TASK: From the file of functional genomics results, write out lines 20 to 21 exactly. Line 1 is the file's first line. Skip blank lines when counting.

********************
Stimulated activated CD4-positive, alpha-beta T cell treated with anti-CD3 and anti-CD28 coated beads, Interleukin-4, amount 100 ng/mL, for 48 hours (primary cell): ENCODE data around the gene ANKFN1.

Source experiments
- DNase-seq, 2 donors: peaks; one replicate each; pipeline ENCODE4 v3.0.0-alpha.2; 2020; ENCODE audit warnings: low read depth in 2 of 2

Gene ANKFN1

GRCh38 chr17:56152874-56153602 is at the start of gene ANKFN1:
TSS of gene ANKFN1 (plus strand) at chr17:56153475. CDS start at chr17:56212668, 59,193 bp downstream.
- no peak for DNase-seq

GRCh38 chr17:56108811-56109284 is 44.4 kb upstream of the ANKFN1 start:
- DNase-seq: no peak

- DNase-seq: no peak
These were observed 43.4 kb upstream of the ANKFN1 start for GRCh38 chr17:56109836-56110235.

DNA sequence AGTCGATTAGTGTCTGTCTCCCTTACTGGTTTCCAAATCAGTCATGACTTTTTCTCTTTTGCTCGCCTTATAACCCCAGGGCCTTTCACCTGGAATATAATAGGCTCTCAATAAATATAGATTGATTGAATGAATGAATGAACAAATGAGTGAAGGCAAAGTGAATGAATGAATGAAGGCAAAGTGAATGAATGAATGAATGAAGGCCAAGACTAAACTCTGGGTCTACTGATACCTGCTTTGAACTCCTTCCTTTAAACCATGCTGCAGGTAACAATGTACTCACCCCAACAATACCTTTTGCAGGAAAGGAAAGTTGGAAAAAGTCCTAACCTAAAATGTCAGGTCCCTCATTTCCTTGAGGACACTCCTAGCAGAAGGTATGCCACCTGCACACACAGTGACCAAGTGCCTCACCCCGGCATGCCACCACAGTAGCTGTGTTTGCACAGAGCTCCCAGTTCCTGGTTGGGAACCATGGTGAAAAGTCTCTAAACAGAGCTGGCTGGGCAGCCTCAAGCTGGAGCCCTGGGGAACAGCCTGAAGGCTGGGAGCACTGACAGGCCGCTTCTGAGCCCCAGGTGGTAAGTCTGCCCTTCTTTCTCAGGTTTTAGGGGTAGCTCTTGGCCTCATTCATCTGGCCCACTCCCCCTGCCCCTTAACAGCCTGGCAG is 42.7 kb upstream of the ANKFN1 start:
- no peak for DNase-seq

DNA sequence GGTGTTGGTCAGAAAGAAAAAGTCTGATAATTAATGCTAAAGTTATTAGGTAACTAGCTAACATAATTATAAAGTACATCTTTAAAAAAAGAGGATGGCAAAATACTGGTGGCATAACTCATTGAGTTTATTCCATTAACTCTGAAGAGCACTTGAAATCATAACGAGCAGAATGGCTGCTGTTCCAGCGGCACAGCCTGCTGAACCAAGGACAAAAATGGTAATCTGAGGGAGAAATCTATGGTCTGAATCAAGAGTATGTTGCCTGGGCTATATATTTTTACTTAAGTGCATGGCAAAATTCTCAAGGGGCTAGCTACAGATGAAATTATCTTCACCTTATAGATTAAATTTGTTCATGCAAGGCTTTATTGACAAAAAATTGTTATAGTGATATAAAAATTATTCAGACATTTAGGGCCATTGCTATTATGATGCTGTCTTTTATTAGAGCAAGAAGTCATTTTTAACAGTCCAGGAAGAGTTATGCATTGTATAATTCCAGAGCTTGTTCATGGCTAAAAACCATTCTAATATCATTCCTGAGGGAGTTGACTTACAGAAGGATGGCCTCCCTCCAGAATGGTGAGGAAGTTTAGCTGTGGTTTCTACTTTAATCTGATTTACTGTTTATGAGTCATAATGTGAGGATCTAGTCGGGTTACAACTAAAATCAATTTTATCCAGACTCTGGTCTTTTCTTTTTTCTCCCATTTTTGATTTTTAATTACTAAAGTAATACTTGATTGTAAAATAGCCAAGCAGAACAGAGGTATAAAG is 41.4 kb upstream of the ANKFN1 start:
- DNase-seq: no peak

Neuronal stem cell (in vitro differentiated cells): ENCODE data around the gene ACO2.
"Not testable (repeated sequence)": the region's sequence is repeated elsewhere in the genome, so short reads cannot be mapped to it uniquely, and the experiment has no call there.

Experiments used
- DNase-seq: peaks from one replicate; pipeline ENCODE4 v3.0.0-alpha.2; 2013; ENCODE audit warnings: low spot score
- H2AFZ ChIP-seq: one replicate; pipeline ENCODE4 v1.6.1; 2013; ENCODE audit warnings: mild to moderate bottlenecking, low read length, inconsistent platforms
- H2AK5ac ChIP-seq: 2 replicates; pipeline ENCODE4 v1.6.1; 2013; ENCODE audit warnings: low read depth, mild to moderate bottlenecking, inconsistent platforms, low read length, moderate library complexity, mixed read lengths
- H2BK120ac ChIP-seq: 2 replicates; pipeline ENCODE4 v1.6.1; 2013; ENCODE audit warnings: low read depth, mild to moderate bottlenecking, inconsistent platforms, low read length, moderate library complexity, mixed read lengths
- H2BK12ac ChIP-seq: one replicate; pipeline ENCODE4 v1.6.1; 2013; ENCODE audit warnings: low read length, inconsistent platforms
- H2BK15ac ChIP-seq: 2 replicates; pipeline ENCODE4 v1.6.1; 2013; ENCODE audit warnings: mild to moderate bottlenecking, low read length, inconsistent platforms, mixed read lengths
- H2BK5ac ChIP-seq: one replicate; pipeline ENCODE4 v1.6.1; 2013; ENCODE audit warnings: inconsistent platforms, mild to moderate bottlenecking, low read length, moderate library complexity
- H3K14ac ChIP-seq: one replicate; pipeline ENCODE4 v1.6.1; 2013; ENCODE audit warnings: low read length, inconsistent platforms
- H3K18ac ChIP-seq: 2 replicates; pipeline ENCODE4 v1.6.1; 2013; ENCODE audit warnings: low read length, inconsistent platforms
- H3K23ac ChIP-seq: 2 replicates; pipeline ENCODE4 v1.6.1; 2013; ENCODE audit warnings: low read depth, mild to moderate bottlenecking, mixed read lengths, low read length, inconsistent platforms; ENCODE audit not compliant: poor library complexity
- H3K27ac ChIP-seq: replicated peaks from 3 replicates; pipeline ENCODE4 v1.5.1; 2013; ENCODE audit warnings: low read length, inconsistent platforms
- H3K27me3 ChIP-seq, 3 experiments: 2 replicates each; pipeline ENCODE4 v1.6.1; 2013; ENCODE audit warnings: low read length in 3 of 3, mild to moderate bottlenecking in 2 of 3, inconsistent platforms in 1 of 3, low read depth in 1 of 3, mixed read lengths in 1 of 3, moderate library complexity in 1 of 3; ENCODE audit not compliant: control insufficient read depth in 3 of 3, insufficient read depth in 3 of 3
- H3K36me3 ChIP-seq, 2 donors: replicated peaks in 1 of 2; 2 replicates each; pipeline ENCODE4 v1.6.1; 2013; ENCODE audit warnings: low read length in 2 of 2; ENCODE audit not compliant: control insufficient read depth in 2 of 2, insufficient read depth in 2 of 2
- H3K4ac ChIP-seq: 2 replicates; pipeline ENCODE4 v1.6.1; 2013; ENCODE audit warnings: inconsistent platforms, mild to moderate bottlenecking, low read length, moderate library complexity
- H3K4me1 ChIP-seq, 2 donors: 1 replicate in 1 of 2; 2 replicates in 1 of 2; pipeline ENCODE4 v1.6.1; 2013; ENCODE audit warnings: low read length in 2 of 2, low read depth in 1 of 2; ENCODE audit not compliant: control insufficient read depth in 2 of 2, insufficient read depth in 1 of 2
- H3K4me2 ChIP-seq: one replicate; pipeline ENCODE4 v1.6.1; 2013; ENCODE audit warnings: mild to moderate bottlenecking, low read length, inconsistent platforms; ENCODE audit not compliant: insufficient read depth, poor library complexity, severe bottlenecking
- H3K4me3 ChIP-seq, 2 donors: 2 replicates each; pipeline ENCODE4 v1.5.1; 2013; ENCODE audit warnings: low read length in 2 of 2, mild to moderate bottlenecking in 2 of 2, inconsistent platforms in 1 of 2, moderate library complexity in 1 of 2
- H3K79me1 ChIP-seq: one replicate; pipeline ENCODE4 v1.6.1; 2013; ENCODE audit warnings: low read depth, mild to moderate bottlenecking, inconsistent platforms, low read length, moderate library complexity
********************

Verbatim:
- H2AFZ ChIP-seq: one replicate; pipeline ENCODE4 v1.6.1; 2013; ENCODE audit warnings: mild to moderate bottlenecking, low read length, inconsistent platforms
- H2AK5ac ChIP-seq: 2 replicates; pipeline ENCODE4 v1.6.1; 2013; ENCODE audit warnings: low read depth, mild to moderate bottlenecking, inconsistent platforms, low read length, moderate library complexity, mixed read lengths